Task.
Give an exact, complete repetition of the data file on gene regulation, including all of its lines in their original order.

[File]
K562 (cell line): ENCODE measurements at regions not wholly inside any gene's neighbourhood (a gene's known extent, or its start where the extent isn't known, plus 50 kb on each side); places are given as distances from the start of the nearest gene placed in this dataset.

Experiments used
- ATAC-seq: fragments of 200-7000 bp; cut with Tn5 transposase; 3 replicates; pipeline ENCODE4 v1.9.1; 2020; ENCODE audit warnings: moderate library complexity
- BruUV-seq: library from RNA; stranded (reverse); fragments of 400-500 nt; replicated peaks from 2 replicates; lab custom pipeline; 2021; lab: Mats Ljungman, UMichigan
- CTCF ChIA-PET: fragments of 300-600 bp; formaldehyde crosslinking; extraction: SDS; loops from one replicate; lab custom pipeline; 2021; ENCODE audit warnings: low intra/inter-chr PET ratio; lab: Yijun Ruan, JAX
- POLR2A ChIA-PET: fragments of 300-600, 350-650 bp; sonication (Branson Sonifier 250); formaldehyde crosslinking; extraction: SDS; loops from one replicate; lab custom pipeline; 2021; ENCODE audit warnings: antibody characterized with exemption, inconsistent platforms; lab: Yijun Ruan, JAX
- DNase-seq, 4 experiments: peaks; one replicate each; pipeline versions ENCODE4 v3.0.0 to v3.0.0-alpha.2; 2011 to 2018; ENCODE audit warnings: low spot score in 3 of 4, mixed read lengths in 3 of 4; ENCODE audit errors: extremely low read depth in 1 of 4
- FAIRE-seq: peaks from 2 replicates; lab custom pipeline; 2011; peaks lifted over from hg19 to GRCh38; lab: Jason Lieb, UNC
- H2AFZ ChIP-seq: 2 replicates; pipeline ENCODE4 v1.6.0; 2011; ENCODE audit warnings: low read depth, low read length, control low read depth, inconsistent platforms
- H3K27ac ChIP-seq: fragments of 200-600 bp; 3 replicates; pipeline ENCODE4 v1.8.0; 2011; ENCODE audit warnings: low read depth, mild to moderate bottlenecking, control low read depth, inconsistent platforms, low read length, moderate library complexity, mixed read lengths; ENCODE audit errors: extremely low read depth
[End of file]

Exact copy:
K562 (cell line): ENCODE measurements at regions not wholly inside any gene's neighbourhood (a gene's known extent, or its start where the extent isn't known, plus 50 kb on each side); places are given as distances from the start of the nearest gene placed in this dataset.

Experiments used
- ATAC-seq: fragments of 200-7000 bp; cut with Tn5 transposase; 3 replicates; pipeline ENCODE4 v1.9.1; 2020; ENCODE audit warnings: moderate library complexity
- BruUV-seq: library from RNA; stranded (reverse); fragments of 400-500 nt; replicated peaks from 2 replicates; lab custom pipeline; 2021; lab: Mats Ljungman, UMichigan
- CTCF ChIA-PET: fragments of 300-600 bp; formaldehyde crosslinking; extraction: SDS; loops from one replicate; lab custom pipeline; 2021; ENCODE audit warnings: low intra/inter-chr PET ratio; lab: Yijun Ruan, JAX
- POLR2A ChIA-PET: fragments of 300-600, 350-650 bp; sonication (Branson Sonifier 250); formaldehyde crosslinking; extraction: SDS; loops from one replicate; lab custom pipeline; 2021; ENCODE audit warnings: antibody characterized with exemption, inconsistent platforms; lab: Yijun Ruan, JAX
- DNase-seq, 4 experiments: peaks; one replicate each; pipeline versions ENCODE4 v3.0.0 to v3.0.0-alpha.2; 2011 to 2018; ENCODE audit warnings: low spot score in 3 of 4, mixed read lengths in 3 of 4; ENCODE audit errors: extremely low read depth in 1 of 4
- FAIRE-seq: peaks from 2 replicates; lab custom pipeline; 2011; peaks lifted over from hg19 to GRCh38; lab: Jason Lieb, UNC
- H2AFZ ChIP-seq: 2 replicates; pipeline ENCODE4 v1.6.0; 2011; ENCODE audit warnings: low read depth, low read length, control low read depth, inconsistent platforms
- H3K27ac ChIP-seq: fragments of 200-600 bp; 3 replicates; pipeline ENCODE4 v1.8.0; 2011; ENCODE audit warnings: low read depth, mild to moderate bottlenecking, control low read depth, inconsistent platforms, low read length, moderate library complexity, mixed read lengths; ENCODE audit errors: extremely low read depth